How this farmer grew his business in a multi-million fruit growing operation
Pat Clarke has created a multi-million business from humble beginnings, writes Darragh McCullough
Many of you will be familiar with the face from the packs of Clarke's strawberries, raspberries and blackberries that line the shelves of almost every supermarket in the country.
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But the smiling face doesn't do justice to the burning drive that has created a multi-million euro business from a Land Commission holding of 36 acres.
In the 1950s a nine year-old Clarke arrived in east Meath with his family from Glenamoy in northwest Mayo. Within a few years of arrival the young Clarke had latched on to the niche business of fruit growing in the locality to supply the Dublin market.
Even back then the passion and focus in the young grower was evident. The story goes that Pat was helping out a neighbour with her strawberry crop. However she got a shock when the thirteen year-old proceeded to tell her off for standing around gossiping with the neighbours when there was work to be done!
Twelve months later Pat had the first 10 drills of his own plants, which he can still remember as clear as day. "Talisman with one plant every 18 inches and each drill 30 feet long".
By this stage Pat had already left school, and by the time he was 16 he had bought his first tractor and started to work as a contractor for local potato growers. He also started milking cows, and by the time he was 50 Pat and his wife Mary had built up their holding to nearly 300 acres of owned land.
The commitment to the enterprise was enormous at times. With up to 150 locals - mostly teenagers - picking and packing fruit every summer, Pat regularly found himself rising at 3.30am to deliver fruit to Dublin, before getting back to the farm to manage the troops.
Sometimes he could still be found packing fruit until 1am at night.
But Clarke was no busy fool. He knew there was money in soft fruit, even when forced to go toe to toe with huge multinational competitors with deep pockets. So in 2002 when Pat sold off the 180-cow dairy farm that he had built up since his teens, the cashflow pumping through the business only increased. Clarke could now focus all his considerable energies on producing perfect fruit.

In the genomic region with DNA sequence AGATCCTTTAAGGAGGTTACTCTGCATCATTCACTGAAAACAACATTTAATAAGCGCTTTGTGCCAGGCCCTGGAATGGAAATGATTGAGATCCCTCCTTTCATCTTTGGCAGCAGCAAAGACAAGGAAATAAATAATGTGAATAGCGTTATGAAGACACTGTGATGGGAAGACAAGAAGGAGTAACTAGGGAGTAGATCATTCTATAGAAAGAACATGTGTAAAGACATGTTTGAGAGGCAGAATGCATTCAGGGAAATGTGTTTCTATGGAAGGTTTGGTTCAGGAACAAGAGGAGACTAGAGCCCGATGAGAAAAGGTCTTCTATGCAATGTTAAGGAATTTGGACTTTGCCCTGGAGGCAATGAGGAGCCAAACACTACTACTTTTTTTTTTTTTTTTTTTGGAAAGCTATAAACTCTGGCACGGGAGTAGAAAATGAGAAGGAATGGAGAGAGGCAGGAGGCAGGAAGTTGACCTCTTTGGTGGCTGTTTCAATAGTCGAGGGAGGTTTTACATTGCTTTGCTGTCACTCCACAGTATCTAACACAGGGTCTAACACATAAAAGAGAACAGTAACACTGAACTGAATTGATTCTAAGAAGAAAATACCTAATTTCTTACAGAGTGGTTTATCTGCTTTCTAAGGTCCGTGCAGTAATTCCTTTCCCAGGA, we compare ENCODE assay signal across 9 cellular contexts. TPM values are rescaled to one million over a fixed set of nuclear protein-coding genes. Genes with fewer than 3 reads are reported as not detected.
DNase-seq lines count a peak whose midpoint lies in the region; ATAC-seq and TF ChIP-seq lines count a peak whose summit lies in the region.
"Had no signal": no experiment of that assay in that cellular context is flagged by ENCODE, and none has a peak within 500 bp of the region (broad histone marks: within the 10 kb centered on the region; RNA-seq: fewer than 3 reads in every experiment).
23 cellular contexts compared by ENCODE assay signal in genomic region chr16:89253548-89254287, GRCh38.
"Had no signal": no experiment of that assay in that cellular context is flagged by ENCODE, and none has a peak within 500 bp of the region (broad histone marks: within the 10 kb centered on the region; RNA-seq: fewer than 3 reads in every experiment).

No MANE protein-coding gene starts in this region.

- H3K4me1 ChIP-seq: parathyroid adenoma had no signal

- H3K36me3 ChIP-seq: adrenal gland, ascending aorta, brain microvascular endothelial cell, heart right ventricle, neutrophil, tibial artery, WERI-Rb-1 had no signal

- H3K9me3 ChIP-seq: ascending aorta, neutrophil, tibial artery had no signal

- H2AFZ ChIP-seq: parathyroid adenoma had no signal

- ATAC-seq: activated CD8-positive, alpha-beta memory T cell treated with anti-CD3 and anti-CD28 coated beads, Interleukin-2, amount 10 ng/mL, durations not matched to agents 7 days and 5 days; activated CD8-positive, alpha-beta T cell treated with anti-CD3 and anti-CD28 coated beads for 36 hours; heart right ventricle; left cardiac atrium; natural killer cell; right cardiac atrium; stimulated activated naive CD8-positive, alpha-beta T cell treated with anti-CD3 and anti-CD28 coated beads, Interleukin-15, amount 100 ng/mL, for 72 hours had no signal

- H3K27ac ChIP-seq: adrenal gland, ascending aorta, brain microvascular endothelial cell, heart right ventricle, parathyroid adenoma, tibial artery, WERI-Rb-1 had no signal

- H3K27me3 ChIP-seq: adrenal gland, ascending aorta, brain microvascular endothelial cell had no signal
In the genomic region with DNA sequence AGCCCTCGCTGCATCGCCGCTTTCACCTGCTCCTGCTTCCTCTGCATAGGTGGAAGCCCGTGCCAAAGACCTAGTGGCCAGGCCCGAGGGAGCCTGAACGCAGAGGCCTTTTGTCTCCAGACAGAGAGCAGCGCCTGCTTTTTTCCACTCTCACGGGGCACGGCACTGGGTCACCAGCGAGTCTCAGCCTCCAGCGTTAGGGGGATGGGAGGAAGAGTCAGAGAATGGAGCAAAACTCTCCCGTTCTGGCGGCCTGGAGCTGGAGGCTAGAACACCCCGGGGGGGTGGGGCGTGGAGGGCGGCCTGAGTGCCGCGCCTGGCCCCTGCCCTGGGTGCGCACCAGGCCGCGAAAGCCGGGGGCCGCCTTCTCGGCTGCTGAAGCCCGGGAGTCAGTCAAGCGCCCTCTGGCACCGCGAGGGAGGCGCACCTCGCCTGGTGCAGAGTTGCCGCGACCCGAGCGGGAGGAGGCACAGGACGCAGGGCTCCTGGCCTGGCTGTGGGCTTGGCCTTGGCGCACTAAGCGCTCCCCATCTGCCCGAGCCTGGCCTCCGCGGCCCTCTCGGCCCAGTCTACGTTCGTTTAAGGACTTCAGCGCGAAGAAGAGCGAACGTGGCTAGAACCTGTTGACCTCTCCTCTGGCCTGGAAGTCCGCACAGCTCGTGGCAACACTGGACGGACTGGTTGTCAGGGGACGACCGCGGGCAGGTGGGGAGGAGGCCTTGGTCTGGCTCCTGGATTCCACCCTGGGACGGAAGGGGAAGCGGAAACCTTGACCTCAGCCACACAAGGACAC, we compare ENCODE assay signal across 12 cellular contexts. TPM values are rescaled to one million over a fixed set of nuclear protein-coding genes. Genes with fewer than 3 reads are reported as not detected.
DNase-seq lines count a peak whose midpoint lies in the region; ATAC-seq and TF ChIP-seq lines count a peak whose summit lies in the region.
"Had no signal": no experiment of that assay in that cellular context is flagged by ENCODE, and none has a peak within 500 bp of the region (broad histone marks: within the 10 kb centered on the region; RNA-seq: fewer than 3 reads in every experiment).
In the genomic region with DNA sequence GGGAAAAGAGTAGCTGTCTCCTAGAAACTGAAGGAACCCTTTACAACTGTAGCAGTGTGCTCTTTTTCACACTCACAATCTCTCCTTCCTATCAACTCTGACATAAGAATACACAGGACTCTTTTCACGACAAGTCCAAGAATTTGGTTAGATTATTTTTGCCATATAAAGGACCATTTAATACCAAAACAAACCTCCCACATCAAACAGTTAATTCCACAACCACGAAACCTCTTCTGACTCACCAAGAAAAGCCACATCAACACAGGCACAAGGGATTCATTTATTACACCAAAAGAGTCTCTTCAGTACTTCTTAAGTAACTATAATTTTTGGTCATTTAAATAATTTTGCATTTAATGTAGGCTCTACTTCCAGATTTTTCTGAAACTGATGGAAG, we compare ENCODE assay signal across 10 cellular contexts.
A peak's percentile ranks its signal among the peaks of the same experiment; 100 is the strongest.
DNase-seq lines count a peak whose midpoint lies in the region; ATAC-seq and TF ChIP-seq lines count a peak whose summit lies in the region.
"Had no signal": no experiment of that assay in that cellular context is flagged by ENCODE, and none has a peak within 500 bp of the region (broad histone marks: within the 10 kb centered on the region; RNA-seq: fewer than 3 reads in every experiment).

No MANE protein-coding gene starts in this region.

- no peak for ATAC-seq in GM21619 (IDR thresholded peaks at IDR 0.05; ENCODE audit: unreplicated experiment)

Since then, the area under tunnels has nearly doubled, and production by a multiple of that. Only this summer Clarke completed the development of a new multi-million euro pack-house and storage facility.
It's 42 individual packing stations are humming from 6am every morning, with huge 150MW solar panels overhead powering the massive chilling rooms storing tonnes of fruit at any one time.
The unit is creaking with technology, with even the heat from the refrigeration compressors being recycled to heat water for the staff accommodation on-site.
I was lucky enough to be able to join a tour of the tunnels last month with the team from Neven Maguire's MacNean Bistro.
The famous chef is another dedicated fan of Clarke and his produce and Neven puts a lot of emphasis on making sure all of his staff understand the effort required to produce the best quality food.
As per usual there wasn't a blade of grass out of place. Pat's brother James showed us how the hives of bumble bees tucked under the cool canopy of the plants work alongside the mites that are used to control unwanted pests.
Sugar scores are assessed in the crop before picking commences, and each one of the 78 pickers knows that if their productivity slips much below the average on any given day, or if the bruising on their punnets is picked up by the bar-coding system in the pack-house, they'll be notified the very next morning.
Meanwhile, Pat is still out at 5am every morning during the growing season starting the inspection routine of his 75 acres of tunnels that carpet the southwestern edges of Stamullen village.
The 5km route is never skipped, and indeed it's repeated last thing at night, ensuring Clarke maintains not only an unshakable grip on the business, but also the trim physique that belies his sixty years in the business.
Passionate, driven, dedicated and inspirational. All terms we hear being trotted out every week about sports men and women.
But every parish in Ireland has a food hero. They eat, sleep and breath the businesses they've built, so they are happy to show them off to those with a genuine interest. A kind of a 'How it's made' crossed with an inspirational day.
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